(1910–49), the great one-mile runner of the 1930s, has become one of New Zealand's few near-mythic figures. The innovations of live radio and film newsreel made his achievements public on a previously unknown scale, while his bashful manner and intensely private personality have kept him a perplexing hero. The highly-charged background enhances the story. He was a Rhodes Scholar in 1930s Oxford, competed frequently in America at that nation's most noisily emergent phase and won his greatest victory at the 1936 Olympic Games in Hitler's Berlin. Recent New Zealand writers have placed emphasis, as with Katherine Mansfield, on the ambivalence of the expatriate colonial, absorbed back into British society yet always a New Zealander, very publicly so in Lovelock's case.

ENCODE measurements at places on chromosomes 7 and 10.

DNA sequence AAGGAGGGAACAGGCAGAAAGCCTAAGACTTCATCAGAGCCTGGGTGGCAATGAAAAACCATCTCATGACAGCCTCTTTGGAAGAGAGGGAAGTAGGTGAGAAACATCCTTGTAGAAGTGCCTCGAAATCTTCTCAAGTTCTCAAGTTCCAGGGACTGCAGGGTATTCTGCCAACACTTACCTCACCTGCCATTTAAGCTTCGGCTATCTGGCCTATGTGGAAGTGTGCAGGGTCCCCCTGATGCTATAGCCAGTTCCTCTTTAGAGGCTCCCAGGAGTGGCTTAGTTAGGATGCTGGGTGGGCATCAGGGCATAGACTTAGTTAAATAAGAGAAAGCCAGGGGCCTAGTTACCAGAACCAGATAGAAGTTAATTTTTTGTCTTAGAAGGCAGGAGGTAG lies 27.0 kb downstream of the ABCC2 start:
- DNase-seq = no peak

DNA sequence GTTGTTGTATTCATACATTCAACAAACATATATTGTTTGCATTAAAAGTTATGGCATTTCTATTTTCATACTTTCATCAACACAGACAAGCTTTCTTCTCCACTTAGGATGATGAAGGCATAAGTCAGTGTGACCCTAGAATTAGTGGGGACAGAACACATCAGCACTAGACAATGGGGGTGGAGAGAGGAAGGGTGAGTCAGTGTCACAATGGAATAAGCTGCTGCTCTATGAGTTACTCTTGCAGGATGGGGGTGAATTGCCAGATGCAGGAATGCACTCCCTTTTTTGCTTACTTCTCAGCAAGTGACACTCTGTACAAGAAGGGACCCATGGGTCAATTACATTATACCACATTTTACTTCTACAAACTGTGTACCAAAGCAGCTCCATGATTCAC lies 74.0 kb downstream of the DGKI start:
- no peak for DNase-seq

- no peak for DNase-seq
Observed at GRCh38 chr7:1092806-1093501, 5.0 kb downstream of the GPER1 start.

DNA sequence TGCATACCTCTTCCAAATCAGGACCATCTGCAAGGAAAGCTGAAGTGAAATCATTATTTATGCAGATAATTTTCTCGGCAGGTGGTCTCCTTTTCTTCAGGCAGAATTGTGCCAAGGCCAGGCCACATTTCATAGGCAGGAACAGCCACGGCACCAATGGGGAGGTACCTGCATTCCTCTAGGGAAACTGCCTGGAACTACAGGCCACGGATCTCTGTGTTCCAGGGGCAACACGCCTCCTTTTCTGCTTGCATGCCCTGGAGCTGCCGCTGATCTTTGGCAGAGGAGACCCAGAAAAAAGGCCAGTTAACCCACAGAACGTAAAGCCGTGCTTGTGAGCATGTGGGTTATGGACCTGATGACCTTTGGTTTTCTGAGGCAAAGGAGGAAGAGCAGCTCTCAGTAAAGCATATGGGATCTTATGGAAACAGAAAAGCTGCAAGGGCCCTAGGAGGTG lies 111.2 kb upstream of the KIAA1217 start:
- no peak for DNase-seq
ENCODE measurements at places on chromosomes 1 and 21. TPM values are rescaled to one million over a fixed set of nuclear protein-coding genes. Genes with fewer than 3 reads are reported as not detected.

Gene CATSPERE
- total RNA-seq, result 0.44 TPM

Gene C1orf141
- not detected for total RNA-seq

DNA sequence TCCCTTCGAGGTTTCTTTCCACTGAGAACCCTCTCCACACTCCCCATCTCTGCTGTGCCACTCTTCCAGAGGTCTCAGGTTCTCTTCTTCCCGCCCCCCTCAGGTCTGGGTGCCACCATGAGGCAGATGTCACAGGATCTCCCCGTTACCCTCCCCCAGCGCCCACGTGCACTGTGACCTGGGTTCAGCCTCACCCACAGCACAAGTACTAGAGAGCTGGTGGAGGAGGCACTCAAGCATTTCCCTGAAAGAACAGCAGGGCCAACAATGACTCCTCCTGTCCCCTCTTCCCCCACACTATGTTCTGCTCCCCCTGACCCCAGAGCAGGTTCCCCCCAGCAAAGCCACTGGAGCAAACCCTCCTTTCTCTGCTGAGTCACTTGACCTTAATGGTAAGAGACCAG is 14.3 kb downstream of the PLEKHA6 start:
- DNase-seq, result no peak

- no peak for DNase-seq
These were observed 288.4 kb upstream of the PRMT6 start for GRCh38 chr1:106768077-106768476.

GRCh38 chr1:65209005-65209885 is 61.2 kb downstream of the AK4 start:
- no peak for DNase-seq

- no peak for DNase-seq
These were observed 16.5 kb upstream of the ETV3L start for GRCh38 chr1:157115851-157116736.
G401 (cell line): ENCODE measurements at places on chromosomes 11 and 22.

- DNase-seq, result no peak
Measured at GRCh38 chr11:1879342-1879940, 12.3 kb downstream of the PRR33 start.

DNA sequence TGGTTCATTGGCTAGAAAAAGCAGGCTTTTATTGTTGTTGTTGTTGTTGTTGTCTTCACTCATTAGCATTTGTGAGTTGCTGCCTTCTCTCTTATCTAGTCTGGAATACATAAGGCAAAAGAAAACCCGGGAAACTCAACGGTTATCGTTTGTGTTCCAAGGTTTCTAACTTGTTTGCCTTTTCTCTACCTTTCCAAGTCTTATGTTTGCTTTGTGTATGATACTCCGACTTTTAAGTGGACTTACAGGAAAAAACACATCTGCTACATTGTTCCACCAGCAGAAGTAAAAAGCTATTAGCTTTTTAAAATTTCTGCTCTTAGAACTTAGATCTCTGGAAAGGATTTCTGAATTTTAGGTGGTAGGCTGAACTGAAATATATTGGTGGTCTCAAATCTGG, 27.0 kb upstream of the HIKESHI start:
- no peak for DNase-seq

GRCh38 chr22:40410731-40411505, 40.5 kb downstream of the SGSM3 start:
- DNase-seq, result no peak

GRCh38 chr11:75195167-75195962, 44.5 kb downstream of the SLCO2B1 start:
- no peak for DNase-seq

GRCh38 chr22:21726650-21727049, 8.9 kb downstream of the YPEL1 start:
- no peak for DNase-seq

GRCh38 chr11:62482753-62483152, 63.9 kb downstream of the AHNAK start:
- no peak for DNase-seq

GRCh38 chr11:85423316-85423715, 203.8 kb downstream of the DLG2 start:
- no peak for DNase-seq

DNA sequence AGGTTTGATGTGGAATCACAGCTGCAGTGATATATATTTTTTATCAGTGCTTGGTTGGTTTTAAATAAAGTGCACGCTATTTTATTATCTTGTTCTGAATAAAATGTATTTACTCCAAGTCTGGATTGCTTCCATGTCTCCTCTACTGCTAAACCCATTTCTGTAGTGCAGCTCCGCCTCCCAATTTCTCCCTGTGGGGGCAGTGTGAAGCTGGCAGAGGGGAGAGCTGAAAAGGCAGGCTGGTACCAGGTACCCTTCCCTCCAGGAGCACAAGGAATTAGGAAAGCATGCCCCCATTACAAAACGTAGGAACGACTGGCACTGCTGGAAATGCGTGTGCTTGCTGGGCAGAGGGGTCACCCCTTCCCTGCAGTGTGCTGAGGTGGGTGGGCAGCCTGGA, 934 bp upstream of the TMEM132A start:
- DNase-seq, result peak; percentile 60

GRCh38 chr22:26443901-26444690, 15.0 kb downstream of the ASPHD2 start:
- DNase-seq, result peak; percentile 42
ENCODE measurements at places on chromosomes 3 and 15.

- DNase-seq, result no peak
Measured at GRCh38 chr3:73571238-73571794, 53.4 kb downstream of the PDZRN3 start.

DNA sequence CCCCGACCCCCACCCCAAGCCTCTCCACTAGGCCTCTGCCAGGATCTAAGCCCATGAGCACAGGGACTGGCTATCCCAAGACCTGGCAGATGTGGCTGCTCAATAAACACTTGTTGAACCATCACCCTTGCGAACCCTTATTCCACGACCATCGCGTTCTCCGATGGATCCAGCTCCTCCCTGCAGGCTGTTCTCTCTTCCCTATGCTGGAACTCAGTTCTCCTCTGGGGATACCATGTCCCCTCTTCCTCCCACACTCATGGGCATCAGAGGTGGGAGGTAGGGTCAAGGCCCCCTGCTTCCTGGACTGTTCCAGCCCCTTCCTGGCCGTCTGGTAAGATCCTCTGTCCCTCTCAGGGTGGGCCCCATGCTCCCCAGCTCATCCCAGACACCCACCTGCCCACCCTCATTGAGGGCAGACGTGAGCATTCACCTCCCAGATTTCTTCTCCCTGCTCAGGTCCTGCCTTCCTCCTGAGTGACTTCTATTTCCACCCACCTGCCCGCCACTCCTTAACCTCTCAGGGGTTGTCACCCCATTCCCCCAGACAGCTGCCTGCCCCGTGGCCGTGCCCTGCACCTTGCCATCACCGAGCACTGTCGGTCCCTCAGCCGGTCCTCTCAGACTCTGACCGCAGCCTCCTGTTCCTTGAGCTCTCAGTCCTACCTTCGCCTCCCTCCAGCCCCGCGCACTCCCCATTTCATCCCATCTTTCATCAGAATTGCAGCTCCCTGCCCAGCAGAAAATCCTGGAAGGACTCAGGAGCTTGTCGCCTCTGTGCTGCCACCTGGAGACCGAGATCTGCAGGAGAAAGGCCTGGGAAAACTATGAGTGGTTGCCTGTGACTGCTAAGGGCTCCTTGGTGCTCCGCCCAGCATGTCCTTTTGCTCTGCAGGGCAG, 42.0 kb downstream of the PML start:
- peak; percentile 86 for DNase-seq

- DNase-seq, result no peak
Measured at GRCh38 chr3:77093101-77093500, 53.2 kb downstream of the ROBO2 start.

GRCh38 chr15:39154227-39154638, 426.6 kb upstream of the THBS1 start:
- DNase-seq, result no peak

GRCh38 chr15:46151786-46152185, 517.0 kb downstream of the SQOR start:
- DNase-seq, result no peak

From The Oxford Companion to New Zealand Literature in Oxford Reference.